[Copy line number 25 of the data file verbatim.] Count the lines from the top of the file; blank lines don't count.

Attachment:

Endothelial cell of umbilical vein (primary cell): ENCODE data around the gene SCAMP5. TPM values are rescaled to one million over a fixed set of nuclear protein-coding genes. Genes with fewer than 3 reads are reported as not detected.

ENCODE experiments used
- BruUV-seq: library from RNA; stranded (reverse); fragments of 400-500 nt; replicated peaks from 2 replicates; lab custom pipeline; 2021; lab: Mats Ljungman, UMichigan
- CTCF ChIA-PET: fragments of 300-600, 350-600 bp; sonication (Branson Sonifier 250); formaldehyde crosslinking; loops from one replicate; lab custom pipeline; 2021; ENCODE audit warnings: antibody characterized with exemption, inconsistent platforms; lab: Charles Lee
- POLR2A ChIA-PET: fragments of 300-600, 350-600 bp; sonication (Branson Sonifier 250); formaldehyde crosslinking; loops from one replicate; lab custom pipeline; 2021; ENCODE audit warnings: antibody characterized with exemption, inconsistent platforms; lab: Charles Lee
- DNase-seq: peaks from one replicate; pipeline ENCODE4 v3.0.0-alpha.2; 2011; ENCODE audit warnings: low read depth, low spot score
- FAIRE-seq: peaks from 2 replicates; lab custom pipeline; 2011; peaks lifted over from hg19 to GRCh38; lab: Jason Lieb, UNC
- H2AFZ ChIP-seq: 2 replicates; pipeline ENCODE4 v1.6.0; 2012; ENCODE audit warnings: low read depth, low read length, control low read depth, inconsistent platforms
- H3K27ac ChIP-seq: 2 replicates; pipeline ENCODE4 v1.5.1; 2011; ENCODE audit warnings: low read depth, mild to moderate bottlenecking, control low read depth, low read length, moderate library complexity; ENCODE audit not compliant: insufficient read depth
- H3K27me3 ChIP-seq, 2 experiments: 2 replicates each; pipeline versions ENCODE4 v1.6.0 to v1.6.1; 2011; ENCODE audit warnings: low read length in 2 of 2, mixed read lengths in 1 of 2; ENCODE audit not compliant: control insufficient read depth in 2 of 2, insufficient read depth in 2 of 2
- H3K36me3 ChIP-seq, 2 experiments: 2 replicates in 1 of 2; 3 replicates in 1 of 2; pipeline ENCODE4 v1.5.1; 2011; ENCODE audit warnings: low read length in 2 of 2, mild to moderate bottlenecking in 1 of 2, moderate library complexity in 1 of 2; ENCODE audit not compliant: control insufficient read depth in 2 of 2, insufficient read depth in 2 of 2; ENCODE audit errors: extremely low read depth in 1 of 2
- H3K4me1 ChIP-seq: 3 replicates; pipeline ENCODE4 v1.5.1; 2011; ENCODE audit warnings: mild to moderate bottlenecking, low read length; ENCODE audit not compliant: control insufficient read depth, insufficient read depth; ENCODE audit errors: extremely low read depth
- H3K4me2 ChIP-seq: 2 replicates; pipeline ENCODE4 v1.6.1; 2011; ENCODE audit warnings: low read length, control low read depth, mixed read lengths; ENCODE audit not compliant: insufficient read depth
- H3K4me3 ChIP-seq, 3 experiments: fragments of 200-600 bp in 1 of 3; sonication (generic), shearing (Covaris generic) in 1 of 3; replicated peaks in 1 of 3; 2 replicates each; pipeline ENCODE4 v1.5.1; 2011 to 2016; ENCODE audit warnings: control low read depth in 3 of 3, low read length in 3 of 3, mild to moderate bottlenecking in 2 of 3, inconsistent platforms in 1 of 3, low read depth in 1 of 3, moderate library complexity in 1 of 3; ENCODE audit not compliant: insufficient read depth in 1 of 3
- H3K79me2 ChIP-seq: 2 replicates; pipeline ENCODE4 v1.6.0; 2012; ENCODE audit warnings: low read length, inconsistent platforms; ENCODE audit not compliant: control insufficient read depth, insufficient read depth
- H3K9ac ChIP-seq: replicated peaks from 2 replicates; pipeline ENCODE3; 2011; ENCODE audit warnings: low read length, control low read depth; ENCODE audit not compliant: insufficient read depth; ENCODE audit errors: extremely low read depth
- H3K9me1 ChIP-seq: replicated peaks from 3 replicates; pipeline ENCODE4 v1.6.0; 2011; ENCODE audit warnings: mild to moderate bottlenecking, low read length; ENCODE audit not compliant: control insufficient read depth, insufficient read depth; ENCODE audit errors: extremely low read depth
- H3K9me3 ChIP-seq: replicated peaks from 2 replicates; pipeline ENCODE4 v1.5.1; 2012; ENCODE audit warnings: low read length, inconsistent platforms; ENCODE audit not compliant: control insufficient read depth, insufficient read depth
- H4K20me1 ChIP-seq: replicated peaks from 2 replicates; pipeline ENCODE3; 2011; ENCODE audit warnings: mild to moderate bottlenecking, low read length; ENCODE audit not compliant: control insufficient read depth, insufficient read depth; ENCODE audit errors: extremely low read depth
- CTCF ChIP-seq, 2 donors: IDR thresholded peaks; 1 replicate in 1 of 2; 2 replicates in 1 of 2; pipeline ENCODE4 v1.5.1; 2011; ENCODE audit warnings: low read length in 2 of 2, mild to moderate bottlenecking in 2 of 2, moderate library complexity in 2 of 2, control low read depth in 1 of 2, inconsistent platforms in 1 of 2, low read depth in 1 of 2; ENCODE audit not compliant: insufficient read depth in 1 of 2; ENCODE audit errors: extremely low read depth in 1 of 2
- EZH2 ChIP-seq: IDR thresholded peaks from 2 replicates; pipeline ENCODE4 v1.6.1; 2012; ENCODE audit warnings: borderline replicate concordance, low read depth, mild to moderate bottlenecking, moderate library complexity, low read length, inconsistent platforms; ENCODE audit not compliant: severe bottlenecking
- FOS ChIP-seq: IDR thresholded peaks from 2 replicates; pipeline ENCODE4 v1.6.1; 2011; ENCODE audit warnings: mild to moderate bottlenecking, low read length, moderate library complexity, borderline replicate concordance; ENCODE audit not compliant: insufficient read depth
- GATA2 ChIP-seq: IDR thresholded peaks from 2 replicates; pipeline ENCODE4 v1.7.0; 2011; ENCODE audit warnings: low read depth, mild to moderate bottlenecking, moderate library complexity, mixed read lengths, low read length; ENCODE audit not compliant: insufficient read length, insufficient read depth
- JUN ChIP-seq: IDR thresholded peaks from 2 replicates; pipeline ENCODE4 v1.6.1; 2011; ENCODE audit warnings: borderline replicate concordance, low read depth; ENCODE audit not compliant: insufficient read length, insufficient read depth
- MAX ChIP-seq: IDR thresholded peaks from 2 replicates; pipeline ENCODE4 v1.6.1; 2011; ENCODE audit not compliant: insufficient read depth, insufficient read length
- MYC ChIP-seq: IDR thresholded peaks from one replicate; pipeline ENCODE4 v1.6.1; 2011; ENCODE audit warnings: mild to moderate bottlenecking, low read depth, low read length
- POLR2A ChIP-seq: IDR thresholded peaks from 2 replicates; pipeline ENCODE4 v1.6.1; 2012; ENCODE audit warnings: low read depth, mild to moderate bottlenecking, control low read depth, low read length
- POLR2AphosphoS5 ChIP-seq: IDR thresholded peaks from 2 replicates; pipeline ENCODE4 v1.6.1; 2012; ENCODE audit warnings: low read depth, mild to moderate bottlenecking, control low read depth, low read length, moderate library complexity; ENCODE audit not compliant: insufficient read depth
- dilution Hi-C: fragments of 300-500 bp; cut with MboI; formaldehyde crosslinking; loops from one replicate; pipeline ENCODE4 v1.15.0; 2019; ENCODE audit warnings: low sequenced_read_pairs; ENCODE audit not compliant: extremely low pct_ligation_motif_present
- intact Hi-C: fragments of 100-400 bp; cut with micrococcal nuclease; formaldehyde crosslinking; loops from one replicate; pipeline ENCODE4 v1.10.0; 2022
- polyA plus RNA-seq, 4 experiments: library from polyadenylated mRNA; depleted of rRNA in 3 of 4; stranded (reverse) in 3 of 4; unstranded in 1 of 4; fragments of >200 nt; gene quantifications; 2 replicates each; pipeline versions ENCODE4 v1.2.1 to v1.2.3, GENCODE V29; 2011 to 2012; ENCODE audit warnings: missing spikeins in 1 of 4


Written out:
- MAX ChIP-seq: IDR thresholded peaks from 2 replicates; pipeline ENCODE4 v1.6.1; 2011; ENCODE audit not compliant: insufficient read depth, insufficient read length